The Best Philip K. Dick Movie

There have been a number of movies based on Philip K. Dick works. Some of them are pretty great, even– Minority Report (based on “The Minority Report) and of course, Blade Runner (based on Do Androids Dream of Electric Sheep). The first Total Recall (“We Can Remember it for You Wholesale”) also apparently fits in the “great” category, though I’ll be honest, I’ve never gotten around to seeing the whole thing. There’s A Scanner Darkly and The Adjustment Bureau (“The Adjustment Team”), which weren’t awful, and a whole string of others. Impostor, Paycheck, Radio Free Albemuth, and so on… To say nothing of Amazon’s TV series, The Man in High Castle.

And none of these are the best Philip K. Dick movie. None of them quite catch the feeling of his novels, even Blade Runner, which he apparently loved. No, the best Philip K. Dick movie, is, in fact, none other than family friendly The Lego Movie.

Hear me out.

If you just put The Lego Movie on to keep your kid occupied and don’t pay any attention, you’re likely to dismiss it as just another cheap toy-selling vehicle. It’s frenetic, it’s full of peppy music, and it makes no bones about being about toys. It’s bright and occasionally garish. It has a talking cat-unicorn.

Spoilers after the poster.

Image result for the lego movie

It is also an amazing piece of science fiction. Like most Pixar films, it eschews the “talk down to the kids” model in favor of making something the whole family can enjoy, and if you treat it like a science fiction film, you’re going to get what is essentially a story about a multiverse-spanning empire and a gang of scrappy rebels. The humor is genuinely funny, and the threat posed by the villain both gentle and horrifying. It uses the toys it’s about to create layers of reality in a way that few films could ever manage. The Matrix offers us two realities, a dystopian cyberpunk world and a dystopian postapocalyptic world. The Lego Movie offers us dozens, ranging from a dystopia (Bricksburg) to a Utopia (Cloud Cuckcooland) to dozens of lesser realities, with their own sets of rules. On top of all that, throughout the movie are hints of a higher reality intruding on the Lego Multiverse. They eventually become more than hints, as Lord Business is showing off his collection of artifacts to Bad Cop and we begin to recognize things like Band-Aids, X-Acto Knives, and even the nature of the dreaded Kraggle– It’s Crazy Glue. Real-world easter eggs become something else entirely towards the end of the movie in a move that takes the movie from something silly to something actually really impressive.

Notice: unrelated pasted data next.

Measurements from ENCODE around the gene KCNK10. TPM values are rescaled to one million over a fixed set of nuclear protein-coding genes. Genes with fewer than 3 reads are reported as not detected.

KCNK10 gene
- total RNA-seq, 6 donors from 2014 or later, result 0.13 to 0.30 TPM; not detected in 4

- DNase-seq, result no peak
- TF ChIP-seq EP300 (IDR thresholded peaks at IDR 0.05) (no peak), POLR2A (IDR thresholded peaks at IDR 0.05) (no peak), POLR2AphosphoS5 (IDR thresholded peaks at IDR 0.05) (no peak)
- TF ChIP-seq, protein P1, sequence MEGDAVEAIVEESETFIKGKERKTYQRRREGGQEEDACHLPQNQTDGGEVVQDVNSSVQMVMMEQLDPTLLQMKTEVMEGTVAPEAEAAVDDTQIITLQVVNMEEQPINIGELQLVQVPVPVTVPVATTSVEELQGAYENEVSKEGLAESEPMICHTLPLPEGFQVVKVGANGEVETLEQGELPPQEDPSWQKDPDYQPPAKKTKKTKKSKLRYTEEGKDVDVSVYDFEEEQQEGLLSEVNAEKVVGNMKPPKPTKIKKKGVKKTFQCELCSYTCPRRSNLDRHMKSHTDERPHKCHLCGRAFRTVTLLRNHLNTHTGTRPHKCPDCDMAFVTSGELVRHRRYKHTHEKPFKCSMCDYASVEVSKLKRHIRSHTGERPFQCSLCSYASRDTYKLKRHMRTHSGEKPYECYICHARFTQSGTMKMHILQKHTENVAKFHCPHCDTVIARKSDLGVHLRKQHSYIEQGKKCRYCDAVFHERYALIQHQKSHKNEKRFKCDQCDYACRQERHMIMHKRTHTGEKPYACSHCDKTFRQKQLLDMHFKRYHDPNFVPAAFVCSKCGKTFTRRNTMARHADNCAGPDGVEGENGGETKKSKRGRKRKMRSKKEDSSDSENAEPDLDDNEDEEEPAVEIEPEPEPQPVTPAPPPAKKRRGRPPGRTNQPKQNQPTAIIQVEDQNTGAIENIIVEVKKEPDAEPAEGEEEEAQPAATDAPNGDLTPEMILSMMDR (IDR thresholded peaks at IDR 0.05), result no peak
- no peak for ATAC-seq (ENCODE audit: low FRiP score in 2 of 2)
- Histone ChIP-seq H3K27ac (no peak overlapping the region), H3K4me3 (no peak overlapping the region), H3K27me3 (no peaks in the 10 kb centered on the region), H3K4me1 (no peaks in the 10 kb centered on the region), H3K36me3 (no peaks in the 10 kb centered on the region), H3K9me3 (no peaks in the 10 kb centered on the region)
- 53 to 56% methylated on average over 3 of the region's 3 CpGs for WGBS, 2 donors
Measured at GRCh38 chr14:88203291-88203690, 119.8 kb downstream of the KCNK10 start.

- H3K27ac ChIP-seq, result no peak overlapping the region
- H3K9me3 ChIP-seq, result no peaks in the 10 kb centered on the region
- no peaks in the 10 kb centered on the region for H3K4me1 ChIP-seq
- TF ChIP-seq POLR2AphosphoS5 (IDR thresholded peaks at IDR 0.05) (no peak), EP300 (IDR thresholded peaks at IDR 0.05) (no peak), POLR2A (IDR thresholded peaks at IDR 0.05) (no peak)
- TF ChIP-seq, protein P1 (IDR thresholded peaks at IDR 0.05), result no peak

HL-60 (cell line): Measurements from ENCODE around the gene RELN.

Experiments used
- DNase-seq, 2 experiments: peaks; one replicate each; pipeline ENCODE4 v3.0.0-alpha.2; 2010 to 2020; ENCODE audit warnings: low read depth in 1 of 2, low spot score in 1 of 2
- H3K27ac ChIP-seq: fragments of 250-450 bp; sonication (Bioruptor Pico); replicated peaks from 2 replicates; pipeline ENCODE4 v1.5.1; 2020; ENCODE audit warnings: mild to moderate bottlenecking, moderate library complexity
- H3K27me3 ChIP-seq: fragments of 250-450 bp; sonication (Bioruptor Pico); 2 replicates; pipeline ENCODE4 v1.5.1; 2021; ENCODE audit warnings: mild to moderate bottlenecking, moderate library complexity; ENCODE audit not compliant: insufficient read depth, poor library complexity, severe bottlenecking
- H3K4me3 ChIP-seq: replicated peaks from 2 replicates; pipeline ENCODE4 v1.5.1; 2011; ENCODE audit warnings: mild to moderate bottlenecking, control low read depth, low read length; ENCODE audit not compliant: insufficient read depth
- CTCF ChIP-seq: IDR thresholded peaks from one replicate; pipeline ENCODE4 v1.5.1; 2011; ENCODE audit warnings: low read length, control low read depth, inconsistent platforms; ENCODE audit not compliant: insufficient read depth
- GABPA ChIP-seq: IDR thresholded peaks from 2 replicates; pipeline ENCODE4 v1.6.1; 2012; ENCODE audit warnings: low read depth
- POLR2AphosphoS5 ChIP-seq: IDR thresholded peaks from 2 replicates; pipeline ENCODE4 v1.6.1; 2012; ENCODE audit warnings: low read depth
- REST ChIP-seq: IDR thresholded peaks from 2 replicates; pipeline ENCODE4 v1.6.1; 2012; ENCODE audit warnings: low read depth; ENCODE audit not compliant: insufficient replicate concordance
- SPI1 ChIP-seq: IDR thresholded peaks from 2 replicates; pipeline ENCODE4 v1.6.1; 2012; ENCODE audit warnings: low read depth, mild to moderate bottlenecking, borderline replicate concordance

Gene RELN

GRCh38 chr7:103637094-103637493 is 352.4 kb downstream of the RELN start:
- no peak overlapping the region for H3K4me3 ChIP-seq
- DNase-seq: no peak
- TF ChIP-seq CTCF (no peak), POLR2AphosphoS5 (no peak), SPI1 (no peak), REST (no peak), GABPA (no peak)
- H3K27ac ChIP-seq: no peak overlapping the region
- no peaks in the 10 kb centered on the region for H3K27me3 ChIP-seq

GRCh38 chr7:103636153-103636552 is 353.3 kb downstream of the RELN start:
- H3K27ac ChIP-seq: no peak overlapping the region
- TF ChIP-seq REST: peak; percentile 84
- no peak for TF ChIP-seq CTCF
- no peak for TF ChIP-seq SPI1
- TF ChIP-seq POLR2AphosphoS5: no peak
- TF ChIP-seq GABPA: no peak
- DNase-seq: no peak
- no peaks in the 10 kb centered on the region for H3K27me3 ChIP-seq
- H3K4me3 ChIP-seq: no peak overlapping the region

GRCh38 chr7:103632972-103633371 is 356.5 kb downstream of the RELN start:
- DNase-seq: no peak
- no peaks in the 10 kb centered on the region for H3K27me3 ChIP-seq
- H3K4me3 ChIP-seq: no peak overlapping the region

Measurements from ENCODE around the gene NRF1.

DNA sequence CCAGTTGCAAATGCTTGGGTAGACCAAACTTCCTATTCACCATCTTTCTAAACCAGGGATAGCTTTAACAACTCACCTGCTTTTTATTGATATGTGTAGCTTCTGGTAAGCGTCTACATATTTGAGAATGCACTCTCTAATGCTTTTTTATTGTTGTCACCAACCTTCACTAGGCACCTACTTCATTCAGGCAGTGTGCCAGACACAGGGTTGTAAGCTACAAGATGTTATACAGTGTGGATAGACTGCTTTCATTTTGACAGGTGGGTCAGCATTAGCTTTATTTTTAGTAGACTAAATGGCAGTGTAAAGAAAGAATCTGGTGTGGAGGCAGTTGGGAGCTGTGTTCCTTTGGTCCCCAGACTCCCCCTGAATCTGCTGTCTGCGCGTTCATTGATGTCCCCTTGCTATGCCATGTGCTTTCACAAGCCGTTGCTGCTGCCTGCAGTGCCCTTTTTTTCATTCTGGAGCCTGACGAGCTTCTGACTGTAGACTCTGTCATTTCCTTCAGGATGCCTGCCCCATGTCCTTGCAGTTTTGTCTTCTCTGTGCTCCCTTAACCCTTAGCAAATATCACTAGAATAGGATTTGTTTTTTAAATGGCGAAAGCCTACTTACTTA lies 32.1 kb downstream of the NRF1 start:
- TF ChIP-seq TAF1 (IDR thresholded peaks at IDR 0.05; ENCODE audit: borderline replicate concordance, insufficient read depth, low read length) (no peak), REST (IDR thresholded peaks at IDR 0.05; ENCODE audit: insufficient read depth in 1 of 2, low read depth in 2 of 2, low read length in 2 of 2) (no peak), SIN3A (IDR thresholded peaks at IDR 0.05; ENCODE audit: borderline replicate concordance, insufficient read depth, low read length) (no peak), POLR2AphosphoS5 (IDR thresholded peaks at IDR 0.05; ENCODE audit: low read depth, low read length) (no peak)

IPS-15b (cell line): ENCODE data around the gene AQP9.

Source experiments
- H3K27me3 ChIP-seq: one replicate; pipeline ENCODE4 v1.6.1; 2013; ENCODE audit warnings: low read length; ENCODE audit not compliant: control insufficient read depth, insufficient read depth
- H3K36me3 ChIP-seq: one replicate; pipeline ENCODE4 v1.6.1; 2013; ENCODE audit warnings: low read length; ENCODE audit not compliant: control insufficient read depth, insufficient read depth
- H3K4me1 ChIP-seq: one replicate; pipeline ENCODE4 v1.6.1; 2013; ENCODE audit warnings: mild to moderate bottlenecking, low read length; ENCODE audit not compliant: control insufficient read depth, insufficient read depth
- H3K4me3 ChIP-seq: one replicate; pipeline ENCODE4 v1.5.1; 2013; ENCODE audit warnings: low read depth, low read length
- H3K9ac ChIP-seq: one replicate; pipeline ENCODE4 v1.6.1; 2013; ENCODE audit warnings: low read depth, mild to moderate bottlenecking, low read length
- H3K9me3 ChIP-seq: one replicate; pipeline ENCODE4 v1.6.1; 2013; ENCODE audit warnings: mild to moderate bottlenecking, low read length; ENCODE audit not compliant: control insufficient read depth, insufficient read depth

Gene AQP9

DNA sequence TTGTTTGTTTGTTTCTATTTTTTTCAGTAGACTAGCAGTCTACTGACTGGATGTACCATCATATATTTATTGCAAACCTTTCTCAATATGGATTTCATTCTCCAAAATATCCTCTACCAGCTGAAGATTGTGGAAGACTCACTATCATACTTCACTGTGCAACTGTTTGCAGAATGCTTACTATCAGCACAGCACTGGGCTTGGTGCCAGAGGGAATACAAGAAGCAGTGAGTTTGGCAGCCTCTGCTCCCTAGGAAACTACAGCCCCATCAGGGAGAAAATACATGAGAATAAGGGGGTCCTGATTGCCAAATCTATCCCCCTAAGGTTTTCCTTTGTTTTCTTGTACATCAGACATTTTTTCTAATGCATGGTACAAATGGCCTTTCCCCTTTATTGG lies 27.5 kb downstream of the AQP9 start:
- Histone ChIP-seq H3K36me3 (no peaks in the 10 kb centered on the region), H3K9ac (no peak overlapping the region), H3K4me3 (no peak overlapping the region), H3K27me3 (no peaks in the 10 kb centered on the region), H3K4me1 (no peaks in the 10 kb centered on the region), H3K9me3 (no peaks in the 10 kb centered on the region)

My reading of Dick isn’t super-thorough. I’m no PKD scholar, and maybe they’d shoot down my thoughts in this regard. But even a relatively cursory reading on my part (7-10 books?) shows PKD returning, time and again, to questions of the nature of reality. The Lego Movie not only dabbles in these questions, it embraces them, in a move that’s really rather surprising. It didn’t have to be smart. It didn’t have to have a heart. I mean, let’s be honest. The Lego Movie could have been two hours of bricks pouring across a screen without purpose and kids would have loved it. (Take a look at kid’s YouTube channels, if you doubt me.) But The Lego Movie is smart, and it does have heart, and I’ll be honest. If you asked me what my favorite scifi film of 2014 was– or, heck, my favorite film– I’d be hard pressed to choose between The Lego Movie and Interstellar. Honestly. It’s that good.

PKD would have loved it.

About Joshua Young 45 Articles
Joshua M. Young lives in Columbus, Ohio with his wife, son, and two more feral cats than the optimal number of feral cats. (That is, zero.) He holds a Master of Divinity from Ashland Theological Seminary, and yes, he's quite aware that writing this kind of stuff isn't exactly what you'd expect from a trained theologian. A life long lover of science fiction and fantasy, one of his earliest memories involves some confusion with a Klingon Bird of Prey and an X-Wing in the middle of a theater showing The Search for Spock, and, once upon a time, he could select the desired Robotech novel from his bookshelf, in the dark, by the feel of its spine. (Don't ask why that was a necessary skill. He couldn't tell you.) He has been published in numerous anthologies, including Planetary: Mercury, Planetary: Venus, and Tales of the Once and Future King.

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